“I know he’s outrageous. I know he is not somebody I would say I want my family or my children to act like,” Siler said.
“But I think the economics and his trying to address some of the problems that we’ve had that have been kicked down the road for a long, long time makes me balance out how I feel about him,” she said. “Is he great? No — he’s got his faults, we see that. I just feel like he also has done things right and I wish they would talk about that a little bit more.”
Meanwhile, those who voted for Trump in 2016 but are now looking for other options said they don’t want to see Congress pursue his impeachment.
Annette Harpole, a customer service worker in Racine, voted for Trump in 2016 — and thinks he deserves credit for enacting criminal justice reforms and “opportunity zones,” which are tax breaks for investing in low-income communities.
But she said she’s most interested in Andrew Yang, the Democratic entrepreneur who has built a strong online following, in 2020. She said she voted for Trump because he was “disruptive” and that she’s now closely watching the Democratic race and sees Yang as a “logical follow-up” because he’s also a break from the political system but comes across as “more of a uniter.”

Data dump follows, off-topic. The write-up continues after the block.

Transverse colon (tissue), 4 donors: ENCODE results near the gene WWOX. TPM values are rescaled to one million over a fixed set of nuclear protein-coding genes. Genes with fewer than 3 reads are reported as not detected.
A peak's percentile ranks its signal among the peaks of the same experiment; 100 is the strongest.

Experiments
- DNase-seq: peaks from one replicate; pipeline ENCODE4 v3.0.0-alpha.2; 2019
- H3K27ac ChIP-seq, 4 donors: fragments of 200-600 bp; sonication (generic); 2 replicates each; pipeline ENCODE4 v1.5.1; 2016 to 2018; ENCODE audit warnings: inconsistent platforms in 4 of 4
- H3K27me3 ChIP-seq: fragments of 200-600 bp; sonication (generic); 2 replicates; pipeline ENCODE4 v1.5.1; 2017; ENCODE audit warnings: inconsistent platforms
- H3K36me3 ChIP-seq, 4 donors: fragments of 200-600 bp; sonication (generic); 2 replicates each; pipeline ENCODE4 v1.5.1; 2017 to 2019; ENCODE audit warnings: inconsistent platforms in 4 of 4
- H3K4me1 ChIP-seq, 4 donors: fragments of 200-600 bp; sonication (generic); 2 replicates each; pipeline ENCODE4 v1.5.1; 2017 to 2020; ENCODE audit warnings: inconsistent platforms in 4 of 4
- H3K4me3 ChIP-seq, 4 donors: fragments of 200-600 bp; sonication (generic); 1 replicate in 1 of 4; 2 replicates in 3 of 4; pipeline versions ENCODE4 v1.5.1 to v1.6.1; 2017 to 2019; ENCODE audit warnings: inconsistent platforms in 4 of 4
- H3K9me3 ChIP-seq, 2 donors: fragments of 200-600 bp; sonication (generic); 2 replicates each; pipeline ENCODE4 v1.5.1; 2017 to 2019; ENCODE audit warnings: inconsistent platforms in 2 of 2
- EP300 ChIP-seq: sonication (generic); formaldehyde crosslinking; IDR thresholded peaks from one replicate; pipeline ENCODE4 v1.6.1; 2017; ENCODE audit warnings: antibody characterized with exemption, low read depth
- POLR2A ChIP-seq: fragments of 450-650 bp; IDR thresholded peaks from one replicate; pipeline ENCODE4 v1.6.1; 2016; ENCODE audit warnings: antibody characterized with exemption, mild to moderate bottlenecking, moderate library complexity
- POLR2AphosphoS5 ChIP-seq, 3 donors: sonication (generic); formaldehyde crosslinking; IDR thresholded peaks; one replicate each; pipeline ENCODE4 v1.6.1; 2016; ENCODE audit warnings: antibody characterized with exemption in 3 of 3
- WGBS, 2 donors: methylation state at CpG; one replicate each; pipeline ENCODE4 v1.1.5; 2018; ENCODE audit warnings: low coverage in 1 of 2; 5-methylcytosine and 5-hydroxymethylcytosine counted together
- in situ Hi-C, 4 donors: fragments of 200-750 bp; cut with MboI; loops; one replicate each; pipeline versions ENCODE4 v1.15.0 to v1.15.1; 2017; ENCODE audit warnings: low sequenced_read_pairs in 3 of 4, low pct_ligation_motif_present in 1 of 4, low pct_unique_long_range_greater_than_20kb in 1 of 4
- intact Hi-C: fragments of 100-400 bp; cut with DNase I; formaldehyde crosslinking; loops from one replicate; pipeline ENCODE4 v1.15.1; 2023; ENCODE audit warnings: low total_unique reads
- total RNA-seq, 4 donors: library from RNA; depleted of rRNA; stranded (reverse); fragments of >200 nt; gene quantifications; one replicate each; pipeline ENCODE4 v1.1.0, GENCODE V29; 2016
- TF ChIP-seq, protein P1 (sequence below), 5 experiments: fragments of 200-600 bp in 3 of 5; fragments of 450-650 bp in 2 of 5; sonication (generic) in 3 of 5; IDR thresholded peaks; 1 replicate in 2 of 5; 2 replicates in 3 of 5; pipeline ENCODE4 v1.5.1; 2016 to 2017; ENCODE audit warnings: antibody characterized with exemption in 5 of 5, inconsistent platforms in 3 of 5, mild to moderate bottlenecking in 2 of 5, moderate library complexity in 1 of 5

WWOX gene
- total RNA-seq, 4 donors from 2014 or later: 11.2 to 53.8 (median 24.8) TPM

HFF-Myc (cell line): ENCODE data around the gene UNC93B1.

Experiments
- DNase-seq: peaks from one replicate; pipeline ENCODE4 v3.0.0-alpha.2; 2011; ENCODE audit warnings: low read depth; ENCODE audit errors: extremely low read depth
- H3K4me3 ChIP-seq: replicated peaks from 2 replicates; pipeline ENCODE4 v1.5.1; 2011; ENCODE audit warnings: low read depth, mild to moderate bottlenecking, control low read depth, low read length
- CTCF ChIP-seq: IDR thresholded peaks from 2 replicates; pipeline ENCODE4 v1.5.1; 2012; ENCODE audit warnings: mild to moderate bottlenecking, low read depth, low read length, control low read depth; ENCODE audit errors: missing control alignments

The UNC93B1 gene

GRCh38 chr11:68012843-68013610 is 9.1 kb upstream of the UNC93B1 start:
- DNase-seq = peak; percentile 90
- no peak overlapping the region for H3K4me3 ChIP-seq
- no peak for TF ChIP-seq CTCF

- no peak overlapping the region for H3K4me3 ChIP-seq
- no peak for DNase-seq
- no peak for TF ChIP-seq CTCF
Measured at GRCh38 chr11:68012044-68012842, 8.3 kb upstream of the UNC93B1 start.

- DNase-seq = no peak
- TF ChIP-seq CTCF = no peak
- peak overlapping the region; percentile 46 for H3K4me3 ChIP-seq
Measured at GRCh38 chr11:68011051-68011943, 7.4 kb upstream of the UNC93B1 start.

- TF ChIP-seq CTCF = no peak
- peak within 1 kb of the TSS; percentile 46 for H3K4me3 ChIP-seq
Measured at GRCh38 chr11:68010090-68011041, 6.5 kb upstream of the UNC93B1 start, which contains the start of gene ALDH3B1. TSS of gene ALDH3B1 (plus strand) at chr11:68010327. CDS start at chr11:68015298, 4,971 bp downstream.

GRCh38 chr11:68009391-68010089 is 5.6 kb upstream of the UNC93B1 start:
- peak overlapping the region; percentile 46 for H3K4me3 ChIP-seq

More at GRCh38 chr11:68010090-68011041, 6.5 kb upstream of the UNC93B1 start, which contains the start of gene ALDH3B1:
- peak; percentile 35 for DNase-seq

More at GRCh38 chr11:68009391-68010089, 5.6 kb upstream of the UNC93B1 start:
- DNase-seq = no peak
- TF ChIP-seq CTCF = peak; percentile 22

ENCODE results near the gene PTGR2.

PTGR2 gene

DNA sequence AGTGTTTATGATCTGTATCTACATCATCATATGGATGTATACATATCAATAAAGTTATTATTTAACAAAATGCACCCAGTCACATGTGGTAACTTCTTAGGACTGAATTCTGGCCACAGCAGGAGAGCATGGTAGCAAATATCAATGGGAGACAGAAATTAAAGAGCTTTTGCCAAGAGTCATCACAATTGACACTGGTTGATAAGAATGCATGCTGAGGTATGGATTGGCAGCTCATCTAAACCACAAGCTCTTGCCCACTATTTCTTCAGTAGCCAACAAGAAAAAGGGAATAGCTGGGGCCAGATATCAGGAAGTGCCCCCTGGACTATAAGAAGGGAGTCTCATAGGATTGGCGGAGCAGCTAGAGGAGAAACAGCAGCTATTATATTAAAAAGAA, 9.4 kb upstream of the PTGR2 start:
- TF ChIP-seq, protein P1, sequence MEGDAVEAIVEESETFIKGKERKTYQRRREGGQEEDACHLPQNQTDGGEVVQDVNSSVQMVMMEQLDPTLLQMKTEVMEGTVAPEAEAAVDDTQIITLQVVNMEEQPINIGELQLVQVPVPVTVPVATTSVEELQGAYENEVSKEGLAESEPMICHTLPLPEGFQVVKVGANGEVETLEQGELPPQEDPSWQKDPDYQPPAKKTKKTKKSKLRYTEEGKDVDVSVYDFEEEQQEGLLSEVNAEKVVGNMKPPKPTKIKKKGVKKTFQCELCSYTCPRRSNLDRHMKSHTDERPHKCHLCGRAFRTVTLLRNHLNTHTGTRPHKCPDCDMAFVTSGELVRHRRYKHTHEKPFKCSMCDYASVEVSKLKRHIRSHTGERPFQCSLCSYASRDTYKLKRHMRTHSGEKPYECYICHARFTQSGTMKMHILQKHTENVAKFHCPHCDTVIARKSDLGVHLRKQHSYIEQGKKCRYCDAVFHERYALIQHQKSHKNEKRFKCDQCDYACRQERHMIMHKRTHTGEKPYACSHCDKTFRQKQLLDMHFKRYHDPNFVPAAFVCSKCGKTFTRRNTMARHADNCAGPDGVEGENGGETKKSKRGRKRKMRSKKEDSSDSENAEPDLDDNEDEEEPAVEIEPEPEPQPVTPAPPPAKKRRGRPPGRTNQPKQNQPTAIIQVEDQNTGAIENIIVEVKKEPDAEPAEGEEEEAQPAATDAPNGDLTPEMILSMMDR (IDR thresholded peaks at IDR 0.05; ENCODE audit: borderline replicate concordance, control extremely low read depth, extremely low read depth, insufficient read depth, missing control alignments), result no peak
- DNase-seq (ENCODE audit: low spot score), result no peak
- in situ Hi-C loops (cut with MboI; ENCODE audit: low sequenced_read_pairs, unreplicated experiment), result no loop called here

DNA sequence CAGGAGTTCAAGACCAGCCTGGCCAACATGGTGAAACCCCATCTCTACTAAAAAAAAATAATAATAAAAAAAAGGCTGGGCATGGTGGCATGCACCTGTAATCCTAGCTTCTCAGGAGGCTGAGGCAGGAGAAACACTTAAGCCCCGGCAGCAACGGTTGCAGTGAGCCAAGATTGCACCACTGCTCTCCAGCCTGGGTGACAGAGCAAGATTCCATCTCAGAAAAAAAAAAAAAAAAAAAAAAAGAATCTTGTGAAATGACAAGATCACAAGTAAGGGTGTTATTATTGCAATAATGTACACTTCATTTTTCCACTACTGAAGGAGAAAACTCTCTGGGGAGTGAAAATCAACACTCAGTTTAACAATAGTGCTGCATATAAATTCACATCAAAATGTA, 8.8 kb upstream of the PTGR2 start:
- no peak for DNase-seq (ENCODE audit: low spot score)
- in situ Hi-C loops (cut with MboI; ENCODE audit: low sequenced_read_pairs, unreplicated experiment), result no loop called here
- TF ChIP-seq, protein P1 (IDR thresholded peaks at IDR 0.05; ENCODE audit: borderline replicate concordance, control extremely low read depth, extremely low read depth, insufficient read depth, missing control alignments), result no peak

“I’d rather focus on getting the word out about the actual candidates running for president rather than spending our resources on impeachment. There’s only one year left,” Harpole said. “Get people out to vote. We need people to believe in the system again.”
Meanwhile, some progressive voters here say they want to see Trump held accountable — no matter the potential for electoral backlash, or the likelihood that the Republican-controlled Senate would not actually vote to remove Trump from office.
“I wished that they would have started impeachment a long time ago,” said David Hewitt, a computer technician and veteran of the Vietnam war who lives in Racine and backs Vermont Sen. Bernie Sanders. “And I have enough experience watching politics to know that I have no idea how it’s going to go.”
“I feel that it has to be done. You have to go on record. History will see it,” he said. “It would be worse for us to not impeach him than it would to impeach and fail.”
Sherry Engstrom, who lives in Lake Geneva and teaches college humanities and financial literacy, said the worst-case scenario is that “there’s some sort of sympathy vote” for Trump if he is impeached and not removed from office.
But, she said, “I just can’t fathom that.”
“We should all be concerned about international interference in our elections. And we have to keep telling the truth,” Engstrom said. “All of us are responsible to get that stuff out there and not have our heads in the sand.”